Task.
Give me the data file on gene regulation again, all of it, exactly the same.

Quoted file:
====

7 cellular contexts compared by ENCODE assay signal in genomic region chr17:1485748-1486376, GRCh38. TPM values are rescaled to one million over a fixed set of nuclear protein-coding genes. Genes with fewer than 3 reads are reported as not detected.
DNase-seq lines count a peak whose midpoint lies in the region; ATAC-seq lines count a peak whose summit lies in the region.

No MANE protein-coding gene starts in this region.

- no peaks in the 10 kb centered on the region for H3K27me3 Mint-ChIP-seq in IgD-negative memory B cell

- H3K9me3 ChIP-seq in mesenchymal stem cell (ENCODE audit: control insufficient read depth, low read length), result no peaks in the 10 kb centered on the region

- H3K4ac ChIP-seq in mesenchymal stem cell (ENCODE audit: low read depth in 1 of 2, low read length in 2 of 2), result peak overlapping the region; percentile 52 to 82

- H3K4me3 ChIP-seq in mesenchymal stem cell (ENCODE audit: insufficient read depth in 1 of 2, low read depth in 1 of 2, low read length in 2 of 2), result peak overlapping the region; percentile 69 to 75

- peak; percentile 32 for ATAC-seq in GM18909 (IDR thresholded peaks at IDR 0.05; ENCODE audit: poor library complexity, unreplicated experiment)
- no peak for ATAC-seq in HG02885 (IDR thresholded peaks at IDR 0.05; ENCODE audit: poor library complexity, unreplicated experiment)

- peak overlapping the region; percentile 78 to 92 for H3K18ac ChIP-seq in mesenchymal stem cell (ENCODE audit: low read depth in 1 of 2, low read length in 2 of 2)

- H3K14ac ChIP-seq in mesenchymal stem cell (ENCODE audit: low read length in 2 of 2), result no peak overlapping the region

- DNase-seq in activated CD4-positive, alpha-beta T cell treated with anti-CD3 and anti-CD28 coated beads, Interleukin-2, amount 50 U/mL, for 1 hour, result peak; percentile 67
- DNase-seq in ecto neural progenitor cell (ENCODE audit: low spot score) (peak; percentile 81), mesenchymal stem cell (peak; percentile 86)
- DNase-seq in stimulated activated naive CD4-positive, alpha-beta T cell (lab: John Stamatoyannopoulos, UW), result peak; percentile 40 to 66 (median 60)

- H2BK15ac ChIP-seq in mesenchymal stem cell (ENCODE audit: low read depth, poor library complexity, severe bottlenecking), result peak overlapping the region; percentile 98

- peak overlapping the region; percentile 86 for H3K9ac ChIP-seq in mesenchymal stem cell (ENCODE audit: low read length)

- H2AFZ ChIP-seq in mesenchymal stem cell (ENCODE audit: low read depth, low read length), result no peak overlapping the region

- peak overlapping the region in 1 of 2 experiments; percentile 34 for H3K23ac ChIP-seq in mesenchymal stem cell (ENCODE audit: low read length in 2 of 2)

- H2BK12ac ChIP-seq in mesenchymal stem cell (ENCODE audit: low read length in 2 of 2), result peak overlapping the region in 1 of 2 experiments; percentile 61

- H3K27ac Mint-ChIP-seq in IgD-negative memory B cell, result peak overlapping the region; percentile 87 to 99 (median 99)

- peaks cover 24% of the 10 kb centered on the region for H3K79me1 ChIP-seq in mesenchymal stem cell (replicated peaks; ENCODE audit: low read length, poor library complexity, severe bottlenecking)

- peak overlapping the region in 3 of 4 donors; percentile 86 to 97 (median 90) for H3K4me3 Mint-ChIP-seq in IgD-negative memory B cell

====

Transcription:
7 cellular contexts compared by ENCODE assay signal in genomic region chr17:1485748-1486376, GRCh38. TPM values are rescaled to one million over a fixed set of nuclear protein-coding genes. Genes with fewer than 3 reads are reported as not detected.
DNase-seq lines count a peak whose midpoint lies in the region; ATAC-seq lines count a peak whose summit lies in the region.

No MANE protein-coding gene starts in this region.

- no peaks in the 10 kb centered on the region for H3K27me3 Mint-ChIP-seq in IgD-negative memory B cell

- H3K9me3 ChIP-seq in mesenchymal stem cell (ENCODE audit: control insufficient read depth, low read length), result no peaks in the 10 kb centered on the region

- H3K4ac ChIP-seq in mesenchymal stem cell (ENCODE audit: low read depth in 1 of 2, low read length in 2 of 2), result peak overlapping the region; percentile 52 to 82

- H3K4me3 ChIP-seq in mesenchymal stem cell (ENCODE audit: insufficient read depth in 1 of 2, low read depth in 1 of 2, low read length in 2 of 2), result peak overlapping the region; percentile 69 to 75

- peak; percentile 32 for ATAC-seq in GM18909 (IDR thresholded peaks at IDR 0.05; ENCODE audit: poor library complexity, unreplicated experiment)
- no peak for ATAC-seq in HG02885 (IDR thresholded peaks at IDR 0.05; ENCODE audit: poor library complexity, unreplicated experiment)

- peak overlapping the region; percentile 78 to 92 for H3K18ac ChIP-seq in mesenchymal stem cell (ENCODE audit: low read depth in 1 of 2, low read length in 2 of 2)

- H3K14ac ChIP-seq in mesenchymal stem cell (ENCODE audit: low read length in 2 of 2), result no peak overlapping the region

- DNase-seq in activated CD4-positive, alpha-beta T cell treated with anti-CD3 and anti-CD28 coated beads, Interleukin-2, amount 50 U/mL, for 1 hour, result peak; percentile 67
- DNase-seq in ecto neural progenitor cell (ENCODE audit: low spot score) (peak; percentile 81), mesenchymal stem cell (peak; percentile 86)
- DNase-seq in stimulated activated naive CD4-positive, alpha-beta T cell (lab: John Stamatoyannopoulos, UW), result peak; percentile 40 to 66 (median 60)

- H2BK15ac ChIP-seq in mesenchymal stem cell (ENCODE audit: low read depth, poor library complexity, severe bottlenecking), result peak overlapping the region; percentile 98

- peak overlapping the region; percentile 86 for H3K9ac ChIP-seq in mesenchymal stem cell (ENCODE audit: low read length)

- H2AFZ ChIP-seq in mesenchymal stem cell (ENCODE audit: low read depth, low read length), result no peak overlapping the region

- peak overlapping the region in 1 of 2 experiments; percentile 34 for H3K23ac ChIP-seq in mesenchymal stem cell (ENCODE audit: low read length in 2 of 2)

- H2BK12ac ChIP-seq in mesenchymal stem cell (ENCODE audit: low read length in 2 of 2), result peak overlapping the region in 1 of 2 experiments; percentile 61

- H3K27ac Mint-ChIP-seq in IgD-negative memory B cell, result peak overlapping the region; percentile 87 to 99 (median 99)

- peaks cover 24% of the 10 kb centered on the region for H3K79me1 ChIP-seq in mesenchymal stem cell (replicated peaks; ENCODE audit: low read length, poor library complexity, severe bottlenecking)

- peak overlapping the region in 3 of 4 donors; percentile 86 to 97 (median 90) for H3K4me3 Mint-ChIP-seq in IgD-negative memory B cell